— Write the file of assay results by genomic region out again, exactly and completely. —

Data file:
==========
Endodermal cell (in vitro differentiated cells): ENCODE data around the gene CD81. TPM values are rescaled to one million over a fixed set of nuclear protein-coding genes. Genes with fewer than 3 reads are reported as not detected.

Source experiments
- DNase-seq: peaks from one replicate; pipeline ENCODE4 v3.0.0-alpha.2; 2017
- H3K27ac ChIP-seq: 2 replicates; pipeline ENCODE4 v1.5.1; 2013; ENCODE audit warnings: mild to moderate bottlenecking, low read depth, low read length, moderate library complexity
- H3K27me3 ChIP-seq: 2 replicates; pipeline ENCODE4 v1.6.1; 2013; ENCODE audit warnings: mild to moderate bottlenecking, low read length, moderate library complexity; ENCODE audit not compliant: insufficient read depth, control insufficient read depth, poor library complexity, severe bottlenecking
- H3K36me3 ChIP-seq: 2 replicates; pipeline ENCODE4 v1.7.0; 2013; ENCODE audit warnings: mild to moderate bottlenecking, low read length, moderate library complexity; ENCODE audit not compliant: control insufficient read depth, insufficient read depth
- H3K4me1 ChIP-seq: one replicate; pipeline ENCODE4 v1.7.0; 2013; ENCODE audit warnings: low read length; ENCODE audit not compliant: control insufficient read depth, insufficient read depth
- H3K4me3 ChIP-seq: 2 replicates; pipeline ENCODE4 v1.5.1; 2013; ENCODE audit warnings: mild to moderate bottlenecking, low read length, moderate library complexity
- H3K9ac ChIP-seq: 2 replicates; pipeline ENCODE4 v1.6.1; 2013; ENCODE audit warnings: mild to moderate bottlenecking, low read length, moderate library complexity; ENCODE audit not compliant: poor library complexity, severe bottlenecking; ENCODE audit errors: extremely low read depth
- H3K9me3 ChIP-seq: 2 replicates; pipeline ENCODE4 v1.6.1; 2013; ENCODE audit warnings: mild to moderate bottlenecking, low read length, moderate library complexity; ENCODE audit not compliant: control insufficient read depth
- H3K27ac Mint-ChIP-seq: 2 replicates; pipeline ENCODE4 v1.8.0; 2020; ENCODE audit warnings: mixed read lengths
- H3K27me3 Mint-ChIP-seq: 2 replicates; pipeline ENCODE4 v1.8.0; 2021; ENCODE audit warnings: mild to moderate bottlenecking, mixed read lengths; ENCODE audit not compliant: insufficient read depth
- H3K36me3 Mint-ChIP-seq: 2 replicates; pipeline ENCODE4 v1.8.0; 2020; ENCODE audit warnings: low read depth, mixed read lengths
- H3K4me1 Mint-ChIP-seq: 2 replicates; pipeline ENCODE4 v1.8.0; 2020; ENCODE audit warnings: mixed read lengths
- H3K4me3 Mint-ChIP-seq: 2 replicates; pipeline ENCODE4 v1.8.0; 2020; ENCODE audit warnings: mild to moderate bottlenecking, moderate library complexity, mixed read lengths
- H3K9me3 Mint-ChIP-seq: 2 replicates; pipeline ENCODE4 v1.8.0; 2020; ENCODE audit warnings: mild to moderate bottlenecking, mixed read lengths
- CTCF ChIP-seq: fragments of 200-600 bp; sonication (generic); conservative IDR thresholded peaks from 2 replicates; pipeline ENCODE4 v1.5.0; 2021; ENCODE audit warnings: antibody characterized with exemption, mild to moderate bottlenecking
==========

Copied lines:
Endodermal cell (in vitro differentiated cells): ENCODE data around the gene CD81. TPM values are rescaled to one million over a fixed set of nuclear protein-coding genes. Genes with fewer than 3 reads are reported as not detected.

Source experiments
- DNase-seq: peaks from one replicate; pipeline ENCODE4 v3.0.0-alpha.2; 2017
- H3K27ac ChIP-seq: 2 replicates; pipeline ENCODE4 v1.5.1; 2013; ENCODE audit warnings: mild to moderate bottlenecking, low read depth, low read length, moderate library complexity
- H3K27me3 ChIP-seq: 2 replicates; pipeline ENCODE4 v1.6.1; 2013; ENCODE audit warnings: mild to moderate bottlenecking, low read length, moderate library complexity; ENCODE audit not compliant: insufficient read depth, control insufficient read depth, poor library complexity, severe bottlenecking
- H3K36me3 ChIP-seq: 2 replicates; pipeline ENCODE4 v1.7.0; 2013; ENCODE audit warnings: mild to moderate bottlenecking, low read length, moderate library complexity; ENCODE audit not compliant: control insufficient read depth, insufficient read depth
- H3K4me1 ChIP-seq: one replicate; pipeline ENCODE4 v1.7.0; 2013; ENCODE audit warnings: low read length; ENCODE audit not compliant: control insufficient read depth, insufficient read depth
- H3K4me3 ChIP-seq: 2 replicates; pipeline ENCODE4 v1.5.1; 2013; ENCODE audit warnings: mild to moderate bottlenecking, low read length, moderate library complexity
- H3K9ac ChIP-seq: 2 replicates; pipeline ENCODE4 v1.6.1; 2013; ENCODE audit warnings: mild to moderate bottlenecking, low read length, moderate library complexity; ENCODE audit not compliant: poor library complexity, severe bottlenecking; ENCODE audit errors: extremely low read depth
- H3K9me3 ChIP-seq: 2 replicates; pipeline ENCODE4 v1.6.1; 2013; ENCODE audit warnings: mild to moderate bottlenecking, low read length, moderate library complexity; ENCODE audit not compliant: control insufficient read depth
- H3K27ac Mint-ChIP-seq: 2 replicates; pipeline ENCODE4 v1.8.0; 2020; ENCODE audit warnings: mixed read lengths
- H3K27me3 Mint-ChIP-seq: 2 replicates; pipeline ENCODE4 v1.8.0; 2021; ENCODE audit warnings: mild to moderate bottlenecking, mixed read lengths; ENCODE audit not compliant: insufficient read depth
- H3K36me3 Mint-ChIP-seq: 2 replicates; pipeline ENCODE4 v1.8.0; 2020; ENCODE audit warnings: low read depth, mixed read lengths
- H3K4me1 Mint-ChIP-seq: 2 replicates; pipeline ENCODE4 v1.8.0; 2020; ENCODE audit warnings: mixed read lengths
- H3K4me3 Mint-ChIP-seq: 2 replicates; pipeline ENCODE4 v1.8.0; 2020; ENCODE audit warnings: mild to moderate bottlenecking, moderate library complexity, mixed read lengths
- H3K9me3 Mint-ChIP-seq: 2 replicates; pipeline ENCODE4 v1.8.0; 2020; ENCODE audit warnings: mild to moderate bottlenecking, mixed read lengths
- CTCF ChIP-seq: fragments of 200-600 bp; sonication (generic); conservative IDR thresholded peaks from 2 replicates; pipeline ENCODE4 v1.5.0; 2021; ENCODE audit warnings: antibody characterized with exemption, mild to moderate bottlenecking